GGWP’s AI-driven technology has been successful in fighting toxicity, with teams using the platform able to triage an average of 98% of player reports. The platform flags the most serious reports for additional review for human moderation, delivering the most complete and effective model for community moderation today.

Fong said that the company can automatically detect behaviors such as intentional AFK, leaving a match early in a team-based game, friendly fire, feeding, griefing, trolling and more.

Fong said the most popular games in the world receive billions of user-submitted reports a year and are able to only respond to <0.1% of them. GGWP revolutionizes report handling by automatically validating, triaging, and prioritizing reports and improving the response rate to 98%-plus.

Of course, if there are 100 million reports about toxic play, then that means there are still millions of reports for humans to handle. And that’s just too many. Still, GGWP brings down the numbers dramatically and makes things more manageable for developers.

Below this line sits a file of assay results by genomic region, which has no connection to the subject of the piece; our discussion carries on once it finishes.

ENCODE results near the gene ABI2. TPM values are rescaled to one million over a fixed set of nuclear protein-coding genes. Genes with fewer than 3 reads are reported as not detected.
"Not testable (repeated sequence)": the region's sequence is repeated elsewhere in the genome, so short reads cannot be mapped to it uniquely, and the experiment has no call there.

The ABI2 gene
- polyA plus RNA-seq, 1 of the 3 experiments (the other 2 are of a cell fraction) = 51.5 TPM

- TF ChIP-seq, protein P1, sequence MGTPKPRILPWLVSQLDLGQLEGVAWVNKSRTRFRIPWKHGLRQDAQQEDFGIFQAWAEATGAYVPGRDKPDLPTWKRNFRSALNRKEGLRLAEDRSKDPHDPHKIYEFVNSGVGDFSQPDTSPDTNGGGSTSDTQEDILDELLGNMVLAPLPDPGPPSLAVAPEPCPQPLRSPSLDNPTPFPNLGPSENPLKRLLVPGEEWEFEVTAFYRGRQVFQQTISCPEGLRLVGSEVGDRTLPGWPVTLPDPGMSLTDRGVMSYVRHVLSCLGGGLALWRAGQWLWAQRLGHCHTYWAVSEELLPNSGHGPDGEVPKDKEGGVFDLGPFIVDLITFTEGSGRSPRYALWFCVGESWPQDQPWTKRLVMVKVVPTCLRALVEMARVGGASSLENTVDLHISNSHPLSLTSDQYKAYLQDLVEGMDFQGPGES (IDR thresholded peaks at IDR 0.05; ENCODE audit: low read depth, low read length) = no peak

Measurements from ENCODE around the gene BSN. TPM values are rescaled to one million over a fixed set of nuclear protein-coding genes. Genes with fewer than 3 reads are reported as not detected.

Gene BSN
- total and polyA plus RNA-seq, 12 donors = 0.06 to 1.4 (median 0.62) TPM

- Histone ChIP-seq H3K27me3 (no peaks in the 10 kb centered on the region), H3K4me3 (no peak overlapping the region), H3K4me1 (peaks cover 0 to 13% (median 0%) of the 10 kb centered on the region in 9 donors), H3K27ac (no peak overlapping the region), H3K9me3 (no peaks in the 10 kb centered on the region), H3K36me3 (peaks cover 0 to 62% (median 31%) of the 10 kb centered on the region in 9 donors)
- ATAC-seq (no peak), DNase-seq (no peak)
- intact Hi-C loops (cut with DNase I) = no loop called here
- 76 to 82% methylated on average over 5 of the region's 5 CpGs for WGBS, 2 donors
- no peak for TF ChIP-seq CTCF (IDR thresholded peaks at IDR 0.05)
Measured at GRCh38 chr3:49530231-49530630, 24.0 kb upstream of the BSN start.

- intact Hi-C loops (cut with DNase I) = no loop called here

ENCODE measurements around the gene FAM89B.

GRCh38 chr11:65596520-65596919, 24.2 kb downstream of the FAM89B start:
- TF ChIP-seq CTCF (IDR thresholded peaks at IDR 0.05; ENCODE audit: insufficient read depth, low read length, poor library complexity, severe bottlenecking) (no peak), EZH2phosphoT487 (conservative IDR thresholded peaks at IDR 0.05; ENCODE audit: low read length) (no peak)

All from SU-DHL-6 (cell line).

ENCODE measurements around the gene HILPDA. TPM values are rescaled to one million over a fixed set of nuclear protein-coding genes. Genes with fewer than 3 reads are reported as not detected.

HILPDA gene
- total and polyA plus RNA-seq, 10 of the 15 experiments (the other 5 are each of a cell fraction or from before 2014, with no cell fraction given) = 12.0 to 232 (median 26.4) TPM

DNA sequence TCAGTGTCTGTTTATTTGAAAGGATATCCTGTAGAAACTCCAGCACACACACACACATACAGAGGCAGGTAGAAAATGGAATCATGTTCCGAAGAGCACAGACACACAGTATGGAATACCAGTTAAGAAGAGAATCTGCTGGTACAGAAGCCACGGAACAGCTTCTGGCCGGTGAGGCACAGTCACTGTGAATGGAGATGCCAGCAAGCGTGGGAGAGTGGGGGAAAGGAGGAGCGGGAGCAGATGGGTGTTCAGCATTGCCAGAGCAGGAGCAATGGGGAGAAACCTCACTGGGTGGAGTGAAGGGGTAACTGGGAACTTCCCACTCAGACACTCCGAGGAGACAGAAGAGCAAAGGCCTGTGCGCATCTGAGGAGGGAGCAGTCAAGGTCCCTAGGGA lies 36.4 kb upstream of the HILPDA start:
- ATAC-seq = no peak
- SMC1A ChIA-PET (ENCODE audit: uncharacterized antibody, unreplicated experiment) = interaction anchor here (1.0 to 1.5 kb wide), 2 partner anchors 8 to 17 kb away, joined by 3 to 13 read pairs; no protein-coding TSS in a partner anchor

All developers will now have access to GGWP’s entire suite of products, with flexible pay-as-you-go pricing and no minimum commitments.

GGWP’s solutions work on any platform, including web, PC, mobile, and consoles.

A big difference in reputation

Dennis Fong is CEO of GGWP.
Dennis Fong is CEO of GGWP.

Fong argues that his company’s platform is the first comprehensive game moderation platform and works to holistically combat harmful and disruptive player behavior through a variety of best-in-class solutions which can be used together or separately.

“This is where there’s no other vendors in our space, which is what people typically call player behavior,” Fong said. “We call it more specifically ‘in-game actions.’ One of the most frustrating things is to hook you up in a competitive match, and then have one of your teammates go AFK (away from keyboard), or leave the match early or ‘rage quit’ or something like that. And so we actually uniquely have AI models that can detect whether someone did that intentionally or not, and then respond appropriately automatically. Likewise, we can detect things like griefing and feeding and cheating like intentional friendly fire, and so forth.”